MORSE v. INDUSTRIAL ACC COMMISSION OF STATE

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District Court of Appeal, First District, Division 1, California.

MORSE v. INDUSTRIAL ACC. COMMISSION OF STATE et al.

No. 14990.

Decided: December 27, 1951

Hoffman, Davis & Martin, San Francisco, for petitioner. Edmund J. Thomas, Jr., T. Groezinger and Alvin L. Dove, San Francisco, for Industrial Acc. Commission. Leonard, Hanna & Brophy, San Francisco, for respondent Mutual Cas. Co.

The sole question upon this appeal is whether or not section 4702 of the Labor Code, as amended in 1939, accorded to the total dependent of a deceased employee a death benefit of $2,000 even though the disability indemnity which had accrued to the employee exceeded that amount, and death occurred more than 12 months after the injury. We conclude that it did.

Section 4702, as amended by chapter 308 of the Statutes of 1939, pages 1580–1581, read as follows:

‘4702. The death benefit shall be a sum sufficient to equal:

‘(a) In a case of total dependency, three and one-half times the average annual earnings of the deceased employee.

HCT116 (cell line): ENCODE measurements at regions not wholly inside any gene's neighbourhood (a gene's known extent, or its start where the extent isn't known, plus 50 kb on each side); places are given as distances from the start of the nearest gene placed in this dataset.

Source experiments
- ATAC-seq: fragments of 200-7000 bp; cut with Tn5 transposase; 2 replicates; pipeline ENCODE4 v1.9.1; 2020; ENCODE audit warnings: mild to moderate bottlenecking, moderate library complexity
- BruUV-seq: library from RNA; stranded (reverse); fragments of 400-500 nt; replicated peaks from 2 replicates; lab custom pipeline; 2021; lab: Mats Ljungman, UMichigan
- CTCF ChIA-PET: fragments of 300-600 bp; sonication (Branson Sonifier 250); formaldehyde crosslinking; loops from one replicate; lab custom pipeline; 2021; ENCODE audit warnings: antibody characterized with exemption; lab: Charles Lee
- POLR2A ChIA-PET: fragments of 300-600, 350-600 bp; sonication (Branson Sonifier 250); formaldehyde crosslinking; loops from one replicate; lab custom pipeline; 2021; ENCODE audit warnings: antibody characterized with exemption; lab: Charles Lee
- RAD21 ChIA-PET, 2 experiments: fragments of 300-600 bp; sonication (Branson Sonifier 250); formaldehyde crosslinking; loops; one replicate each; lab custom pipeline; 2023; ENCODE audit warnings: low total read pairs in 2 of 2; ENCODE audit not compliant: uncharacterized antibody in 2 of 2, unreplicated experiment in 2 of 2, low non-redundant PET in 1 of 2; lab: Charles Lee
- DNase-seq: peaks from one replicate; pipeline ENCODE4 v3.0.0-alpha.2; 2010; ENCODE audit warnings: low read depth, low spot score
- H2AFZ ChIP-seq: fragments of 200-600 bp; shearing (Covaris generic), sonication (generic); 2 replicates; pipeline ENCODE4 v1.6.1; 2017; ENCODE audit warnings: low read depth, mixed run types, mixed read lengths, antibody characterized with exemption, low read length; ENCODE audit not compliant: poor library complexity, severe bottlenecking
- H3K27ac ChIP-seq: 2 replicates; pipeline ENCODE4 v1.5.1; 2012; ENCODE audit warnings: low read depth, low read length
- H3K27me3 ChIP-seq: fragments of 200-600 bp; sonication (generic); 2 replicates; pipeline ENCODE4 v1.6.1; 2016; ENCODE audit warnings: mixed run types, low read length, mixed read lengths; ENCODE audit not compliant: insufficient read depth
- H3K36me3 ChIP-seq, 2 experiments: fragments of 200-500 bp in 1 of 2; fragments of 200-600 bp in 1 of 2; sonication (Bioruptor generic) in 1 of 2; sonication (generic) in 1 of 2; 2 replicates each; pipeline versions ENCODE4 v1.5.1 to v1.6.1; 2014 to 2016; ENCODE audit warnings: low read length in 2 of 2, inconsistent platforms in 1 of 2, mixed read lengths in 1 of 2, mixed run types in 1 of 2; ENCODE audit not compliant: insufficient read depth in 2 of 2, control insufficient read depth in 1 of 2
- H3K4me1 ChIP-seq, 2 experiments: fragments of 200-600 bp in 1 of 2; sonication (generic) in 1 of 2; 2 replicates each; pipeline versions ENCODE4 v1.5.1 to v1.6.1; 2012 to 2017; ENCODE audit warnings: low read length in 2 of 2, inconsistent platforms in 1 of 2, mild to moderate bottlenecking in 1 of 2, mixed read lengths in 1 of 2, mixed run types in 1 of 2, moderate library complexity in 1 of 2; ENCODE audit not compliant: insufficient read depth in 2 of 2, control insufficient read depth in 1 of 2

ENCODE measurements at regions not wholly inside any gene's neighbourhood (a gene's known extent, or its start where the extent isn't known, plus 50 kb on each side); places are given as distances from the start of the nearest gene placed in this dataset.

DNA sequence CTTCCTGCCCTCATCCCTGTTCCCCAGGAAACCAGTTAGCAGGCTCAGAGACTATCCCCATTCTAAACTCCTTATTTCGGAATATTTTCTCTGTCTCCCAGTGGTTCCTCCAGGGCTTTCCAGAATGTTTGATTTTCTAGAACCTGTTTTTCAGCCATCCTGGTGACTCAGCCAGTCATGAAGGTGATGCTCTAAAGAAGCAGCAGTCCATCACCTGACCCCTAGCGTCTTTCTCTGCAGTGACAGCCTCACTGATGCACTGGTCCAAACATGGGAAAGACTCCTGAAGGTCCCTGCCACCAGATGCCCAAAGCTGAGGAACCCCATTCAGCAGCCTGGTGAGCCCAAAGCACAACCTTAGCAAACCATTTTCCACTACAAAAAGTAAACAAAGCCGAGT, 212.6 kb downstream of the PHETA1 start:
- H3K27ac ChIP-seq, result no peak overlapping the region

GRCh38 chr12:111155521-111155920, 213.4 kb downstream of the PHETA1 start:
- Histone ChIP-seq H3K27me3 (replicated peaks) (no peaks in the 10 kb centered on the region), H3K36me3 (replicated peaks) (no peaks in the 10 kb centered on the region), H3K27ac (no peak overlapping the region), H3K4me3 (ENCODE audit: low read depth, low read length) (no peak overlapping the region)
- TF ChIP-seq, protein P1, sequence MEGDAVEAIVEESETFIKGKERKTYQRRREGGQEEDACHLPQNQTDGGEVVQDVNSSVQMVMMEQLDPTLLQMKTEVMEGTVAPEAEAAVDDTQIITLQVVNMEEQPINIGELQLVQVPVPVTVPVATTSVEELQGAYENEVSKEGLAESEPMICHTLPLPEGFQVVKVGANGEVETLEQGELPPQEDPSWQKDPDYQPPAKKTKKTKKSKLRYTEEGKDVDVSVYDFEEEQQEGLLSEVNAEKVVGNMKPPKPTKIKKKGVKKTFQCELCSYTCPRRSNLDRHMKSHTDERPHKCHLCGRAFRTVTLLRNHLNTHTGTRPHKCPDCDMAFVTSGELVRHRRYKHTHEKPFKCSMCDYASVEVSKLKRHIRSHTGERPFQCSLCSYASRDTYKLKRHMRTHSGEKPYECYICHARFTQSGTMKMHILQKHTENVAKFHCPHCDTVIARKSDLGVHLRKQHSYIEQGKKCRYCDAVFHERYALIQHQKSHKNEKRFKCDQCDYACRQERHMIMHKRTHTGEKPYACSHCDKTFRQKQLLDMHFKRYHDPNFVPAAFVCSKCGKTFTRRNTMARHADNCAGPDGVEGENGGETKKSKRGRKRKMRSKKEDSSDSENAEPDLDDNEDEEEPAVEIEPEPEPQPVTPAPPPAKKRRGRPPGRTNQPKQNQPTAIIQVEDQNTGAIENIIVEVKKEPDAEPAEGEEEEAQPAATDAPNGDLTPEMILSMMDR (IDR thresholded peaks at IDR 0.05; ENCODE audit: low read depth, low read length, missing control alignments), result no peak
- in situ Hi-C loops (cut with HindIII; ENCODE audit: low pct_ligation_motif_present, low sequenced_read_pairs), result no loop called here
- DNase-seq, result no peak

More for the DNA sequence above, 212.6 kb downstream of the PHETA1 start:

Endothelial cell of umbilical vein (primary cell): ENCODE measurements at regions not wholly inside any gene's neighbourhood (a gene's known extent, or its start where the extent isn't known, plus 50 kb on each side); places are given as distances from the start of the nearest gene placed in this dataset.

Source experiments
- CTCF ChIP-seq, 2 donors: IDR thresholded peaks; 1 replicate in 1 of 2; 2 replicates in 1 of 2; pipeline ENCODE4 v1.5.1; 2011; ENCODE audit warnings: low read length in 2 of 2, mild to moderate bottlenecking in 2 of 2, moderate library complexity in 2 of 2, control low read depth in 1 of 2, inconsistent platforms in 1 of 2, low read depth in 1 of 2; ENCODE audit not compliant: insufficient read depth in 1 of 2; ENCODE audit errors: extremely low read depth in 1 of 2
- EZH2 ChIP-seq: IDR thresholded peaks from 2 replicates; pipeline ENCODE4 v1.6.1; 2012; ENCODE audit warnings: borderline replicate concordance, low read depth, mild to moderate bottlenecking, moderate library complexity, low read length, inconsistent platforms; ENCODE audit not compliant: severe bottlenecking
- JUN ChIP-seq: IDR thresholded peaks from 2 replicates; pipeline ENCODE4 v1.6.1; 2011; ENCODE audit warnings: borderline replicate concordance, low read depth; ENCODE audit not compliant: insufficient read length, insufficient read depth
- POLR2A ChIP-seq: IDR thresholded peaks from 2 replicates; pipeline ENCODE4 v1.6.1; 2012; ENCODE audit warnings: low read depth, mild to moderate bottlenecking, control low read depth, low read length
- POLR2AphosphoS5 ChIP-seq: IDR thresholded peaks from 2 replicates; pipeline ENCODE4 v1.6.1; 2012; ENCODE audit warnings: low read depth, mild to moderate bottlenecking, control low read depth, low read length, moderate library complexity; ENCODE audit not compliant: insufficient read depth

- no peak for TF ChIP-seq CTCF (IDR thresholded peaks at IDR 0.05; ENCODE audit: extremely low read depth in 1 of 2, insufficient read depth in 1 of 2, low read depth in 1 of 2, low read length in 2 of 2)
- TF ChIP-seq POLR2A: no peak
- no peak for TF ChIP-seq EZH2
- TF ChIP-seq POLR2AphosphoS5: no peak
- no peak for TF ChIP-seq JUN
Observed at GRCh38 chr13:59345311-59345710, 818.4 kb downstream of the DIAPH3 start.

‘(b) In a case of partial dependency only,three and one-half times the amount annually devoted to support of the dependents by the employee.

‘The death benefit shall be paid in installments in the same manner and amounts as disability indemnity, payments to be made at least twice each calendar month, unless the commission otherwise orders. In no case shall Except as provided in the next paragraph the death benefit, when added to all accrued disability indemnity, shall not exceed three and one-half times the average annual earnings of the employee as limited in section 4452, nor exceed the sum of $5000 $6,000, except as otherwise provided in sections 4553 and 4554. For a total dependency the minimum death benefit shall be $2,000.

‘If death occurs within twelve months after injury, disability indemnity shall not be deducted from the death benefit and shall be paid in addition to the death benefit.’ (Strike-out and italics supplied, to indicate deletions and additions made by the 1939 amendment.)